Welshpool. An Unexpected Journey.

It was towards the end of October and the weather had picked itself up from the grey doldrums. Not wanting to waste this bonus of sunshine I took myself off by train. I had decided to go down to the Welsh borderlands and travelled on to Chester and then Shrewsbury. It’s a pleasant, easy journey that I’ve taken quite a few times.

From Shrewsbury I decided to head out to the market town of Welshpool, it sits on the Montgomery Canal and it’s an area I know little if anything about. If nothing else it would be an interesting journey, I would have a meal and pick up ideas for next years when the longer, warmer days return.

The journey out wasn’t a long one and the station at Welshpool is not too far from the town centre. The old station building is no longer in use by the railway but instead is now a shopping centre in the renovated building.

I knew that Welshpool was served by one of the many preserved narrow gauge lines that are a feature of Wales, the Welshpool & Llanfair Light Railway, so I made my way over to the station at Raven Square to see what information was available for future planning. The railway has it’s beginnings in attempts to increase access to the farms and villages in the valleys higher up in the hills and at one time it ran right through then town to the station on the main line. Unfortunately between it’s closure and reopening at the hands of volunteers the stretch through the town was lost.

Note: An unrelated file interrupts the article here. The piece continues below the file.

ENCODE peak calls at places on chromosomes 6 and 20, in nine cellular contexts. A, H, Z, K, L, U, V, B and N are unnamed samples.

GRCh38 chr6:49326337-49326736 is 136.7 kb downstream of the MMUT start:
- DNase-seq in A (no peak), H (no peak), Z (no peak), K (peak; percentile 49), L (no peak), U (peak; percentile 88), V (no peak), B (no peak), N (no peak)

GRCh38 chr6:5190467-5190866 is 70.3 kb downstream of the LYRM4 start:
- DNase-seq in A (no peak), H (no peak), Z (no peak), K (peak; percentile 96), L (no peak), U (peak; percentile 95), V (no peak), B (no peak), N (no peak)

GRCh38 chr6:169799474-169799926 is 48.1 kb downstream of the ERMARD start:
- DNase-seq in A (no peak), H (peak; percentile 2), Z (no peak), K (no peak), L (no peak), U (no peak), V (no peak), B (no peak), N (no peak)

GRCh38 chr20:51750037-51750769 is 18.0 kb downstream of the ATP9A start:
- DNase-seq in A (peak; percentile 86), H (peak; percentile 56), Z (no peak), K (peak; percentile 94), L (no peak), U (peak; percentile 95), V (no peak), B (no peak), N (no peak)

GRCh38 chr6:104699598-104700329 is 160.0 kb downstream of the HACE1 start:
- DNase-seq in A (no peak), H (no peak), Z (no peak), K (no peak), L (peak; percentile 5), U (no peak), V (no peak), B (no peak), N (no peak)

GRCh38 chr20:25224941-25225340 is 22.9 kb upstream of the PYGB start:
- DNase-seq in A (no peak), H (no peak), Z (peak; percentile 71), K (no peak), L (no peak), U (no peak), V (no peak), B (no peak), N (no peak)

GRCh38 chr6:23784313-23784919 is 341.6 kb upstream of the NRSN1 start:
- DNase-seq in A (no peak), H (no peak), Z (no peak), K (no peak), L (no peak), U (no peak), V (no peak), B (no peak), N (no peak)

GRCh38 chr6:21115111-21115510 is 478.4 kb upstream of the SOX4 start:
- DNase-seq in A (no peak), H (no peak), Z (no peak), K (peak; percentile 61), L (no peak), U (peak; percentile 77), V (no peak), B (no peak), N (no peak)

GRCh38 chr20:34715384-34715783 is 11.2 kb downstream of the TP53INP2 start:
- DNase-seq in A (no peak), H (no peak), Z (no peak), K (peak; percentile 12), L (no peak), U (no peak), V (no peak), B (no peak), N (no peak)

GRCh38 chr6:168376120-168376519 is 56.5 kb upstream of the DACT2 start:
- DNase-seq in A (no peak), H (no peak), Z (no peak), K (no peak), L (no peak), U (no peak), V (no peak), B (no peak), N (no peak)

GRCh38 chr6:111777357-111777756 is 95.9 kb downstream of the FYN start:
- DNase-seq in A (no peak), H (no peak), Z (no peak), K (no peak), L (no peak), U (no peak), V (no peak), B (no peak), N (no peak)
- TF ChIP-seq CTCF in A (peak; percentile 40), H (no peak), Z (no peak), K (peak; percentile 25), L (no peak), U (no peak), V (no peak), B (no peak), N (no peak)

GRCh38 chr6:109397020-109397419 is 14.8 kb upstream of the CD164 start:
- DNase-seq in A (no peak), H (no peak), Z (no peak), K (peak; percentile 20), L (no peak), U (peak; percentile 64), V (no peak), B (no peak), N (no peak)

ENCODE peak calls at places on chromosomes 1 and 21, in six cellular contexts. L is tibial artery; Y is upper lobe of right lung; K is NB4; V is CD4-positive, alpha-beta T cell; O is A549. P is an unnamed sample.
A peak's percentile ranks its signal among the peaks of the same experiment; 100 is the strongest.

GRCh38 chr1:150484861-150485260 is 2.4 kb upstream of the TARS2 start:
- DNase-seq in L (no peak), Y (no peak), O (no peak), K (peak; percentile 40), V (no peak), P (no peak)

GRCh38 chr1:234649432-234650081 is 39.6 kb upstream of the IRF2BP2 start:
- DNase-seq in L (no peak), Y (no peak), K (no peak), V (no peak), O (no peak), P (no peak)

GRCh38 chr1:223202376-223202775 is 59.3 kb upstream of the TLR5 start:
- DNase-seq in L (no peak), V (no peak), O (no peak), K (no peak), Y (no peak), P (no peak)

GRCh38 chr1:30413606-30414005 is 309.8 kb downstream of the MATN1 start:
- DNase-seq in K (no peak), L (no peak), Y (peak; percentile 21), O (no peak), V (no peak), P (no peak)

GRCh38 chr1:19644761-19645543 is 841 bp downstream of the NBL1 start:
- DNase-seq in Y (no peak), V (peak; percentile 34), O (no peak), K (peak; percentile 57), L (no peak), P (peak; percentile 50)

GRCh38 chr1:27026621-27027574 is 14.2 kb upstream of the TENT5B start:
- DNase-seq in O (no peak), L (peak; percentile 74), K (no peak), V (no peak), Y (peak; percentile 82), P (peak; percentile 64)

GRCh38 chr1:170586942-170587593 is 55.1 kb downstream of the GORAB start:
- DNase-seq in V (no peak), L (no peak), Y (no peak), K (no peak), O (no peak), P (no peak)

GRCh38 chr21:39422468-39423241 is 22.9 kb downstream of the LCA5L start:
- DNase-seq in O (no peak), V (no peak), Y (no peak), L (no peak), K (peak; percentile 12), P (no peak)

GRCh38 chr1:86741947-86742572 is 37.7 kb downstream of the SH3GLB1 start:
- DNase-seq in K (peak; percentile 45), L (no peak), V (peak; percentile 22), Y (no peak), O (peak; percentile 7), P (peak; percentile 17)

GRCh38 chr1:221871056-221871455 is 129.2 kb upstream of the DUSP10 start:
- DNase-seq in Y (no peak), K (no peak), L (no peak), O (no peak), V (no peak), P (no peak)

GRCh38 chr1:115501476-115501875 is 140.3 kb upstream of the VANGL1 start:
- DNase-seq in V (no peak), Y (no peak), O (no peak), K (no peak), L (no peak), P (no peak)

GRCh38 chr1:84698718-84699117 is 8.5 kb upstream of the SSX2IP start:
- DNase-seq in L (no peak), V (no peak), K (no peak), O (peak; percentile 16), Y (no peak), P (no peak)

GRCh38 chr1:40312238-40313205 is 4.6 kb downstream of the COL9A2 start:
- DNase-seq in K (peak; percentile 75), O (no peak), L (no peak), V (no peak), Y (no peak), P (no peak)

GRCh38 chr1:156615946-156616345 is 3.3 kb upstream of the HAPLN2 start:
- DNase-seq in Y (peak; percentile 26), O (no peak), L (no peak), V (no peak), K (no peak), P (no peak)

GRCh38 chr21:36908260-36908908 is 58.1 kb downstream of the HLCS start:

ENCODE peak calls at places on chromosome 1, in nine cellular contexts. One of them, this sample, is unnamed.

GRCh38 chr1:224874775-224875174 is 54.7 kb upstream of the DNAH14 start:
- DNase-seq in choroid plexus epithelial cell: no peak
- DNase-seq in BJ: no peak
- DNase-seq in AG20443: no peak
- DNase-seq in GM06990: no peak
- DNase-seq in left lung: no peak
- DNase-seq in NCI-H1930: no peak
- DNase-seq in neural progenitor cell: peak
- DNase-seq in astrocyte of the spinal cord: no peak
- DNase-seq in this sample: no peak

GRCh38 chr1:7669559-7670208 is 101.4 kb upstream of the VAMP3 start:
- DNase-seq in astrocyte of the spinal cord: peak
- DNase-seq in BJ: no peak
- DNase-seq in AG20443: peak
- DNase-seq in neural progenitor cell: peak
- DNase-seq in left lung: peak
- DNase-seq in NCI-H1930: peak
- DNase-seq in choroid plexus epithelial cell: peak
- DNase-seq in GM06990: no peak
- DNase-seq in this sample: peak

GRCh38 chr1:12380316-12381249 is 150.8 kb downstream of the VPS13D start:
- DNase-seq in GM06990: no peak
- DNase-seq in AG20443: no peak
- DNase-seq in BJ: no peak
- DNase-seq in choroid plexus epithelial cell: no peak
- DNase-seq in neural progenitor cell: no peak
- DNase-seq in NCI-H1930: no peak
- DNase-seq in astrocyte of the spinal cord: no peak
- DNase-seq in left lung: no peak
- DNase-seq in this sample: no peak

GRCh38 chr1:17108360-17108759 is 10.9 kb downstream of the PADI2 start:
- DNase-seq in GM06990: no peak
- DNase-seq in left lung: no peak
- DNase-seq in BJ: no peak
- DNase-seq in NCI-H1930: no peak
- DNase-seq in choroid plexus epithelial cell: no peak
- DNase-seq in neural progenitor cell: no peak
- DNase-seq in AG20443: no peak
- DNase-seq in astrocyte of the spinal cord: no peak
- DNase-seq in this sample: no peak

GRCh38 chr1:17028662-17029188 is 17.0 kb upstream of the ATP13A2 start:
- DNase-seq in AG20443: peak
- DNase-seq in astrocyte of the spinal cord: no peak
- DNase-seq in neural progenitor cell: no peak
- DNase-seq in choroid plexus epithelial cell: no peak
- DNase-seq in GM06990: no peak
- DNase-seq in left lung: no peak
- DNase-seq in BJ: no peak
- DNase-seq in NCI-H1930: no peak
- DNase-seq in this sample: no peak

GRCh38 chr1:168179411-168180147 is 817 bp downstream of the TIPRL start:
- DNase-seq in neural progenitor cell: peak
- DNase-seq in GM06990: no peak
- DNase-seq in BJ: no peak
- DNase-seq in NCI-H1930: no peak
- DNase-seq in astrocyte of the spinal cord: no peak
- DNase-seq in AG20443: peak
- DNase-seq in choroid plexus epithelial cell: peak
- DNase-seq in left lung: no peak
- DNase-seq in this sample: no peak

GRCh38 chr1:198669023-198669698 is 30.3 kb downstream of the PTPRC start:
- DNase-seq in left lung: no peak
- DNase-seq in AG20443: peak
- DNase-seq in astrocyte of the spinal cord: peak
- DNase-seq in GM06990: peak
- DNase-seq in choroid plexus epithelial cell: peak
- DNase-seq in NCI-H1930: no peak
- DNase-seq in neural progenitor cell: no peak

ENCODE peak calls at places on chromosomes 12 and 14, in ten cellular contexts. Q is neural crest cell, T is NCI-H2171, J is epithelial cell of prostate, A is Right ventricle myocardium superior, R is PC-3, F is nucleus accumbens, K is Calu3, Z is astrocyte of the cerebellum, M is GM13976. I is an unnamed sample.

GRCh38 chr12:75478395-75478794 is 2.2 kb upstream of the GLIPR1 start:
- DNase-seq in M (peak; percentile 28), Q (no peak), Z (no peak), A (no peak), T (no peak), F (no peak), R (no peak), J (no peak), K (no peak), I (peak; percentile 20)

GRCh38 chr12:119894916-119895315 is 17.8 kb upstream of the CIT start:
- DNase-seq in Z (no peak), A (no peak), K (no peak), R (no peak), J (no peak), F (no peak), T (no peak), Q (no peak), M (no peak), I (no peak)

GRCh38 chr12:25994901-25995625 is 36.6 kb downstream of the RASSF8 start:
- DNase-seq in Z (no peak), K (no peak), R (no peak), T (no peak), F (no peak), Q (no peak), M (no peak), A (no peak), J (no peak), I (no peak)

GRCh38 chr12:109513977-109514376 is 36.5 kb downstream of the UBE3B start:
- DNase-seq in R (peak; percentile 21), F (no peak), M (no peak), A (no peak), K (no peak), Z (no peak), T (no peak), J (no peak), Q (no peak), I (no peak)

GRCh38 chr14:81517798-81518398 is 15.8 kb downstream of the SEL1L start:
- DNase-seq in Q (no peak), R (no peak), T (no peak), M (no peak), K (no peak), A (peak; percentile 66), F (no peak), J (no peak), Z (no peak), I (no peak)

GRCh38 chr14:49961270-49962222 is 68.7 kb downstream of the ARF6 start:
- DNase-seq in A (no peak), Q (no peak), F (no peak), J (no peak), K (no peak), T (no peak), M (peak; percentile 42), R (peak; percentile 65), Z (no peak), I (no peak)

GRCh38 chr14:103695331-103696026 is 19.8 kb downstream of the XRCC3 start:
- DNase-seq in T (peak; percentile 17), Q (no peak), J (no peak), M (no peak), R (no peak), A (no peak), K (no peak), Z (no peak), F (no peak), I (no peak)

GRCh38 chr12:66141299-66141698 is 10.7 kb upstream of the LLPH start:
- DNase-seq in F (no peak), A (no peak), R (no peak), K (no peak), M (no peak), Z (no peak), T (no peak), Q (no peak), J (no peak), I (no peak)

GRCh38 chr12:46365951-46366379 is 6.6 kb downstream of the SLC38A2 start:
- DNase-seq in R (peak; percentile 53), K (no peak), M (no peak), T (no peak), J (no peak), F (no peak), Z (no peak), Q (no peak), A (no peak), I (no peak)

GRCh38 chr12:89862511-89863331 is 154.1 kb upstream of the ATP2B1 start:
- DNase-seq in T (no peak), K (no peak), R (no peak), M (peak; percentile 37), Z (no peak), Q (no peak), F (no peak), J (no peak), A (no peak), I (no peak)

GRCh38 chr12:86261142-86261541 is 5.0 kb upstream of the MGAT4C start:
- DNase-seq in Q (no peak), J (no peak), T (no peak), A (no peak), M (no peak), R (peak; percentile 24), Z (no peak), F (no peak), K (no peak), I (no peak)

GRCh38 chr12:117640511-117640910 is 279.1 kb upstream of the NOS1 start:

When I got to the station, it’s not a long walk and it was a really pleasant day, I found that I was only fifteen minutes away from a departure so I took advantage of this stroke of luck and had an extremely enjoyable journey along the valley of the River Banwy to the terminus at Llanfair Caereinion and a lunch in the pleasant station cafe.

It’s definitely on my list for a revisit in 2019.

20/10/18  WELSHPOOL. The Powysland Museum.

WELSHPOOL. The Powysland Museum on the Montgomery Canal. The museum has its roots in the Powysland Club which was formed in the 1860’s by a group of like minded souls who had in interest in the history of the area, since 1990 the museum has been based in the warehouse alongside the Mongomery Canal. the canal is undergoing a proces of restoration after many years of decline where stretches of it became un-navigable through a build up of rubbish or by draining.

20/10/18  WELSHPOOL. Broad Street.

WELSHPOOL. Looking up Broad Street, one of the main shopping streets in the town. In the distance is the tower of the town hall, the town’s market which is open Monday to Saturday, is housed in the ground floor of the town hall. Up until the early 1830’s Welshpool, four miles from the border with England, was known simply as Pool, the Welsh was added to avoid confusion with Poole in Dorset.

20/10/18  WELSHPOOL & LLANFAIR Light Rly. Welshpool Raven Square